A brief anatomo-surgical dissection guide to human mediastinal anatomy: results of the collaboration between the University of Palermo and the University of Malta.
- Autori: Carini, F.; Tomasello, G.; Gagliardo, C.; Porrello Margherita Mazzola, C.; Nobile, S.; Francesca, S.; Venezia, A.; Spataro, B.; Fazio, B.; Cipolla, F.; Polisano, V.; Rappa, F.; Bucchieri, F.; Farina, F.; Zammit, C.; Pomara, C.; Cappello, F.
- Anno di pubblicazione: 2018
- Tipologia: Proceedings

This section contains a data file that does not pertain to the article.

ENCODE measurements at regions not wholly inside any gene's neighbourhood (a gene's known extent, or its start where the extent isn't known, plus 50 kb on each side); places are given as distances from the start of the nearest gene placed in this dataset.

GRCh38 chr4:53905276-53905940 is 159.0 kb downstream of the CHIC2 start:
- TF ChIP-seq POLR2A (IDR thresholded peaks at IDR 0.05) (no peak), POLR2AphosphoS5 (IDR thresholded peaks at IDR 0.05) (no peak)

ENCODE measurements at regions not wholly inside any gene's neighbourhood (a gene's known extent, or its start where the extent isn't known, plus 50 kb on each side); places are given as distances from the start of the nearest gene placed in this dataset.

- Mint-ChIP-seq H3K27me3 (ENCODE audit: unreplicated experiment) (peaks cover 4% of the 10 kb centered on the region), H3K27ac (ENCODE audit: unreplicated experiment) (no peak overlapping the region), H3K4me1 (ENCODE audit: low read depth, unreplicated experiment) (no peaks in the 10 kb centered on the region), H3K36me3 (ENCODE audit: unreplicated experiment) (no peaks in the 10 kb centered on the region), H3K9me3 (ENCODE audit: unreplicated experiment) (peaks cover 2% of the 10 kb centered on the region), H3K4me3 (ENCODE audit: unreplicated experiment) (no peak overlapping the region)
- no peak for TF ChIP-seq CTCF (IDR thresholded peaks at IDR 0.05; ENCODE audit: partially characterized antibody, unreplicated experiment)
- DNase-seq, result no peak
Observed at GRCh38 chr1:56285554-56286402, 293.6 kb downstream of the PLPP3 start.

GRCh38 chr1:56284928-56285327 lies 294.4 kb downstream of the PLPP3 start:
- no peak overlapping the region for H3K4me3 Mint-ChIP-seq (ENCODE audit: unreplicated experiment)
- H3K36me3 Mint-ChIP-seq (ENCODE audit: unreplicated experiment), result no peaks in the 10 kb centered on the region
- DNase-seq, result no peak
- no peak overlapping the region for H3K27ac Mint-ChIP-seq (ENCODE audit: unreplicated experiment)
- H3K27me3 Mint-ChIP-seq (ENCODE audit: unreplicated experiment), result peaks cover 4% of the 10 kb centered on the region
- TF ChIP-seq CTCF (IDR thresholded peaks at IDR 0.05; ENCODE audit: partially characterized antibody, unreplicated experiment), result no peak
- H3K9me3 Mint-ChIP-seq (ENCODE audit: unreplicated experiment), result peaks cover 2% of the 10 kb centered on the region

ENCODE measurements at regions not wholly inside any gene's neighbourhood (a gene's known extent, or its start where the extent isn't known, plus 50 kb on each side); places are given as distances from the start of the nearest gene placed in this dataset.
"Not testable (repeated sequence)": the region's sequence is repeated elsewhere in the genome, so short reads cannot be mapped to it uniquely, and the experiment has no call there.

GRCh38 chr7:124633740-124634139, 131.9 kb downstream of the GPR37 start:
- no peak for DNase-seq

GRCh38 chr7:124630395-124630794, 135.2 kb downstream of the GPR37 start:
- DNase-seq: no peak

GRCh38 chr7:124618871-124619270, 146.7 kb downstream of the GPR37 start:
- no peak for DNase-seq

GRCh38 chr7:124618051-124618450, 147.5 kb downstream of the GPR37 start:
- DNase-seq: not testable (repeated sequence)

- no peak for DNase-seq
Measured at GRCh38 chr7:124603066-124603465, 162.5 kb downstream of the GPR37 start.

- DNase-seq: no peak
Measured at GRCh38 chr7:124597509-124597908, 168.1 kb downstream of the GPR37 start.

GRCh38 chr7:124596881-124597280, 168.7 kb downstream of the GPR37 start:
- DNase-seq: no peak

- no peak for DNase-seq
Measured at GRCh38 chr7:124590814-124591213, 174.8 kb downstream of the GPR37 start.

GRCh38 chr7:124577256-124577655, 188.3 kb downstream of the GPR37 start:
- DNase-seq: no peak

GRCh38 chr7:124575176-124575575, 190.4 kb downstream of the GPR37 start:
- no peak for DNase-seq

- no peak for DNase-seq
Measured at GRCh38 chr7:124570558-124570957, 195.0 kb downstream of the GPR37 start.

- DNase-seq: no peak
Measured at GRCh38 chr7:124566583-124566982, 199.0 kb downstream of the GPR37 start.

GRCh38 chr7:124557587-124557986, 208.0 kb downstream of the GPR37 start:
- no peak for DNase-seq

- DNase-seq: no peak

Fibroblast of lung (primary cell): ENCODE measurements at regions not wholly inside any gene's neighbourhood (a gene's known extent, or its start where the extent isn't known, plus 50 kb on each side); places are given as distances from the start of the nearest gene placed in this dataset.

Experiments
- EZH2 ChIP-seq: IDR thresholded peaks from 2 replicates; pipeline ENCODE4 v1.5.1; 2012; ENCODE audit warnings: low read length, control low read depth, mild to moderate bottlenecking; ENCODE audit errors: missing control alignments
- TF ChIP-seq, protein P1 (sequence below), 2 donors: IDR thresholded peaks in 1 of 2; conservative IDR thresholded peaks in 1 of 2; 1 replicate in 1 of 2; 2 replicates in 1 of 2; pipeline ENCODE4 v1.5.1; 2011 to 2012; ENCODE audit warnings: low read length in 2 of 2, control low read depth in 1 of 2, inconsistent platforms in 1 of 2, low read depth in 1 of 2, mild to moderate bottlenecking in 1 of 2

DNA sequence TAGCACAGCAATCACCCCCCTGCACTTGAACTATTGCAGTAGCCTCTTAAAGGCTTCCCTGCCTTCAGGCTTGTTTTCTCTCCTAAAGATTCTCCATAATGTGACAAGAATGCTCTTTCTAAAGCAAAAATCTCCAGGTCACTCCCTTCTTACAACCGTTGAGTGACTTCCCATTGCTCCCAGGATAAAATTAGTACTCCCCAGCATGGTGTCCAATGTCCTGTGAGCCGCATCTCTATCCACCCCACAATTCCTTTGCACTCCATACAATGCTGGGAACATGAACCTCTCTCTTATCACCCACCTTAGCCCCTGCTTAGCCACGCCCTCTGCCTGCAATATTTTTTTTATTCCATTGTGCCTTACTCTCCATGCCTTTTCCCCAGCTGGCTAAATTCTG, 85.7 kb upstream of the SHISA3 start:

In the summer of 2017, thanks to an agreement between the University of Malta and the University of Palermo, a group of students from the University of Palermo, who had already taken the anatomy exams and had a good knowledge of English, went for a 4 week period to the University of Malta to follow a dissection course . The students dissected skin, the sternum, the vessels, the nerves, analyzed the pericardium, the lungs and all the mediastinal organs. This work proves to be a small dissection guide for young medical students who want to learn the basics of dissection and the relevant topographical anatomy. The students were selected by the University of Palermo because of the good quality of their university career and their excellent knowledge of the English language. The aim of this work was to analyze the mediastinum, a space between the right lung, the left lung, the sternum and the vertebral column. The mediastinum is located between a complex of organs: the heart with the pericardium, the large vascular trunks, the intermediate and distal part of the extrapulmonary respiratory tract, the thoracic portion of the esophagus, the lymphatic system with the lymph nodes, and the nervous trunks. The mediastinal space is also filled with connective tissue that fills the empty spaces between the various organs in such a way that they can maintain both an anatomical and functional independence. Anatomically and surgically the mediastinum is divided, according to a frontal plane, in anterior and posterior mediastinum or, according to a transverse plane, in an upper and lower mediastinum. This experience has given excellent results and we hope to make further collaborations with the University of Malta in the future.